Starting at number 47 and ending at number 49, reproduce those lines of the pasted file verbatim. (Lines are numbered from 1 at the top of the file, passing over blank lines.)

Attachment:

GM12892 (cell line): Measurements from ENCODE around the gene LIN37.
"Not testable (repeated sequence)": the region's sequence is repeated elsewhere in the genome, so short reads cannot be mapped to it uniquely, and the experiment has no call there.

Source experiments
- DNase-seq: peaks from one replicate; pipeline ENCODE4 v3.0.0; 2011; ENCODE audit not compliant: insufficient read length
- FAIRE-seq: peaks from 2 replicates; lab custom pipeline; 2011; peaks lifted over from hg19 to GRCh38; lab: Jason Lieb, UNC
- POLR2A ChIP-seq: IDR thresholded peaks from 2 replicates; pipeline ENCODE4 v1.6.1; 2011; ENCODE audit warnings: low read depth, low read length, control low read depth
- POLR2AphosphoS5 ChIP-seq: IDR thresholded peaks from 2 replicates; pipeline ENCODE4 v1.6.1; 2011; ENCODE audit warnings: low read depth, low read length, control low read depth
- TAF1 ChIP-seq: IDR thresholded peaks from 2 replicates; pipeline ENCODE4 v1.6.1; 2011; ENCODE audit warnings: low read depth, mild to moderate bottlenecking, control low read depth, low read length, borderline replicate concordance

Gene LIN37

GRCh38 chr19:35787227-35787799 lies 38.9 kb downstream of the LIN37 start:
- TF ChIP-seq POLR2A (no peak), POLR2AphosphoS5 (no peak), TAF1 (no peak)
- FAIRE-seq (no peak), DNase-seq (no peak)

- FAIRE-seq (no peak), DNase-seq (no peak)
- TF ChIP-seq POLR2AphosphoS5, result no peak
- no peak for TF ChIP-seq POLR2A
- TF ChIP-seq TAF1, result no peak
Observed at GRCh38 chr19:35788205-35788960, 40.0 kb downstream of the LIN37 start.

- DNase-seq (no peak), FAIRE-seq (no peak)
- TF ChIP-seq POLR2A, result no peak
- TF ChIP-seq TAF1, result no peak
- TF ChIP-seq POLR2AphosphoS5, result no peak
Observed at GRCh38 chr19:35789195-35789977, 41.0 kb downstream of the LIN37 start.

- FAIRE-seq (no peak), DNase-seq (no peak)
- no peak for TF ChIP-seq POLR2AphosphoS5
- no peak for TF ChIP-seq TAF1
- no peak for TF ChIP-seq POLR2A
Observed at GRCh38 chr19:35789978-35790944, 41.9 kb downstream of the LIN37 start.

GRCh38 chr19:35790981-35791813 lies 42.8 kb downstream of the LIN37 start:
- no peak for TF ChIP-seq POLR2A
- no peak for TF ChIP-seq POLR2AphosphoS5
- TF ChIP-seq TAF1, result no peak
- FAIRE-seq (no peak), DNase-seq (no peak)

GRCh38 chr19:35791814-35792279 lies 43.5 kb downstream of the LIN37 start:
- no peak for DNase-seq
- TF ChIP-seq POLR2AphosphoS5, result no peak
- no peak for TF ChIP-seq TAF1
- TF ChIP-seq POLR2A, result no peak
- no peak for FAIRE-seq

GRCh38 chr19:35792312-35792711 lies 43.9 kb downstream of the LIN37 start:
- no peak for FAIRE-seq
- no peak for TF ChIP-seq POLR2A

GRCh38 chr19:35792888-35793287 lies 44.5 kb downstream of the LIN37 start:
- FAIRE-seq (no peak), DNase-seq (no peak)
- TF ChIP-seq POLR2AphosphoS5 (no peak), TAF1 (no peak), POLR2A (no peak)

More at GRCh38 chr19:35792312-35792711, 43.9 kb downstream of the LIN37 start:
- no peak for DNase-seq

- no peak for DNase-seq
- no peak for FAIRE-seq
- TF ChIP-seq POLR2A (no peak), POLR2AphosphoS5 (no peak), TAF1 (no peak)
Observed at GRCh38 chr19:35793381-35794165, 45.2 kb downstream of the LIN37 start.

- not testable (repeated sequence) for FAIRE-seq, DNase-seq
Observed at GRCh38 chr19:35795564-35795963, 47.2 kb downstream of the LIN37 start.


- no peak for DNase-seq
- no peak for FAIRE-seq
- TF ChIP-seq POLR2A (no peak), POLR2AphosphoS5 (no peak), TAF1 (no peak)